Today, such arrays do one thing – they turn sunlight into electricity. But Fan’s lab has built a device that could have a dual purpose – generating electricity and cooling buildings.

    “We’ve built the first device that one day could make energy and save energy, in the same place and at the same time, by controlling two very different properties of light,” said Fan, senior author of an article appearing Nov. 8 in Joule.

    The sun-facing layer of the device is nothing new. It’s made of the same semiconductor materials that have long adorned rooftops to convert visible light into electricity. The novelty lies in the device’s bottom layer, which is based on materials that can beam heat away from the roof and into space through a process known as radiative cooling.

    In radiative cooling, objects – including our own bodies – shed heat by radiating infrared light. That’s the invisible light night-vision goggles detect. Normally this form of cooling doesn’t work well for something like a building because Earth’s atmosphere acts like a thick blanket and traps the majority of the heat near the building rather allowing it to escape, ultimately into the vast coldness of space.

    Holes in the blanket

    Fan’s cooling technology takes advantage of the fact that this thick atmospheric blanket essentially has holes in it that allow a particular wavelength of infrared light to pass directly into space. In previous work, Fan had developed materials that can convert heat radiating off a building into the particular infrared wavelength that can pass directly through the atmosphere. These materials release heat into space and could save energy that would have been needed to air-condition a building’s interior. That same material is what Fan placed under the standard solar layer in his new device.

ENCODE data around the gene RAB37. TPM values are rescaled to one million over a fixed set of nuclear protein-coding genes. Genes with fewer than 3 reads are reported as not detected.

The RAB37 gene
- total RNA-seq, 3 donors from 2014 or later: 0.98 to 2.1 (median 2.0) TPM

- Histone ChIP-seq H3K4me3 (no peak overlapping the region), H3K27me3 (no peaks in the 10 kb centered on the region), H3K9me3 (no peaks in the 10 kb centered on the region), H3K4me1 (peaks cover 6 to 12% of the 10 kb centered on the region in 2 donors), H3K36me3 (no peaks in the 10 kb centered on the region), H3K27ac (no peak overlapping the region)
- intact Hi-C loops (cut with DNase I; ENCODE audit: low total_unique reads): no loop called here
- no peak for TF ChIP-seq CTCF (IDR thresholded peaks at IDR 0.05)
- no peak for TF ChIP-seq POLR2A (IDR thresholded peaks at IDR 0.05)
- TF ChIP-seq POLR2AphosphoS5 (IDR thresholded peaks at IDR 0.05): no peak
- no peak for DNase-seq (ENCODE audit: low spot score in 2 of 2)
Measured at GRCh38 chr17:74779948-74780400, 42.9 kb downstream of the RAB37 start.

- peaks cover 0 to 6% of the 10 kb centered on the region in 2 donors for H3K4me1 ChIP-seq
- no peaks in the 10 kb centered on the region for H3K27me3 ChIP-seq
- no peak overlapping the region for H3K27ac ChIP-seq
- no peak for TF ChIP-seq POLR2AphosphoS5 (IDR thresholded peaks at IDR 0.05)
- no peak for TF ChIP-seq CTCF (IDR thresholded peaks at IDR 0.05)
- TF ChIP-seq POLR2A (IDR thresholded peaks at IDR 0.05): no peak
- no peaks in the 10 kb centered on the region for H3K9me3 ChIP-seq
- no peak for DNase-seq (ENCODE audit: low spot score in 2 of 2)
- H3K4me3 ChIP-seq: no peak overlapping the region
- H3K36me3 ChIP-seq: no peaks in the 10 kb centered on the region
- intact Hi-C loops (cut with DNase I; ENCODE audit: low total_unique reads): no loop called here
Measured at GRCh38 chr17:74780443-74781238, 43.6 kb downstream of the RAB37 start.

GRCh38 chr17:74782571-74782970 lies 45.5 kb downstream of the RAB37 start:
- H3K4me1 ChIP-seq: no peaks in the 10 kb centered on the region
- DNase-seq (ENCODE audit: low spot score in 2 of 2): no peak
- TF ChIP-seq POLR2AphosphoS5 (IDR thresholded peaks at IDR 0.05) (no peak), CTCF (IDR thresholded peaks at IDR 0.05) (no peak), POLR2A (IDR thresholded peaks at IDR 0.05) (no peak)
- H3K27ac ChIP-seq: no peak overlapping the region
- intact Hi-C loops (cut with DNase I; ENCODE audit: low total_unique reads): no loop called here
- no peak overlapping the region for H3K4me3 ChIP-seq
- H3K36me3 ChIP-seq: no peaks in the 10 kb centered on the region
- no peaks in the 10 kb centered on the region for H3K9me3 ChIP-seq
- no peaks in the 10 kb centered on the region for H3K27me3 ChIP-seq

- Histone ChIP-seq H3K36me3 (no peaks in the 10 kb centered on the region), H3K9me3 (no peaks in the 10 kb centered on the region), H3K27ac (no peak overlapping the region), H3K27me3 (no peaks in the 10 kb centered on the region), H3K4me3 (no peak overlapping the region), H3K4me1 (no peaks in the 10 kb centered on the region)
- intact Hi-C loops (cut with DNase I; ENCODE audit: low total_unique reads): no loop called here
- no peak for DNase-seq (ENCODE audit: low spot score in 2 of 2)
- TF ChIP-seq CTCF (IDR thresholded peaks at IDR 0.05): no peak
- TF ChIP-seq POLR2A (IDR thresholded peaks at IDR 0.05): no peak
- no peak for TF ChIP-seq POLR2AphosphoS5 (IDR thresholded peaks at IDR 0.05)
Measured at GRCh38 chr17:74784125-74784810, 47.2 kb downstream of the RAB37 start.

Zhen Chen, who led the experiments as a postdoctoral scholar in Fan’s lab, said the researchers built a prototype about the diameter of a pie plate and mounted their device on the rooftop of a Stanford building. Then they compared the temperature of the ambient air on the rooftop with the temperatures of the top and bottom layers of the device. The top layer device was hotter than the rooftop air, which made sense because it was absorbing sunlight. But, as the researchers hoped, the bottom layer of the device was significant cooler than the air on the rooftop.

    “This shows that heat radiated up from the bottom, through the top layer and into space,” said Chen, who is now a professor at the Southeast University of China.

    What they weren’t able to test is whether the device also produced electricity. The upper layer in this experiment lacked the metal foil, normally found in solar cells, that would have blocked the infrared light from escaping. The team is now designing solar cells that work without metal liners to couple with the radiative cooling layer.

    “We think we can build a practical device that does both things,” Fan said.

    Shanhui Fan is the director of the Edward L. Ginzton Laboratory, a professor of electrical engineering, a senior fellow at the Precourt Institute for Energy and a professor, by courtesy, of applied physics. Postdoctoral scholars Wei Li of Stanford and Linxiao Zhu of the University of Michigan, Ann Arbor, also co-authored the paper.

    The research was supported by the Stanford University Global Climate and Energy Project, the National Science Foundation and the National Natural Science Foundation of China.

    See the full article here .


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    Stanford University campus. No image credit

    Stanford University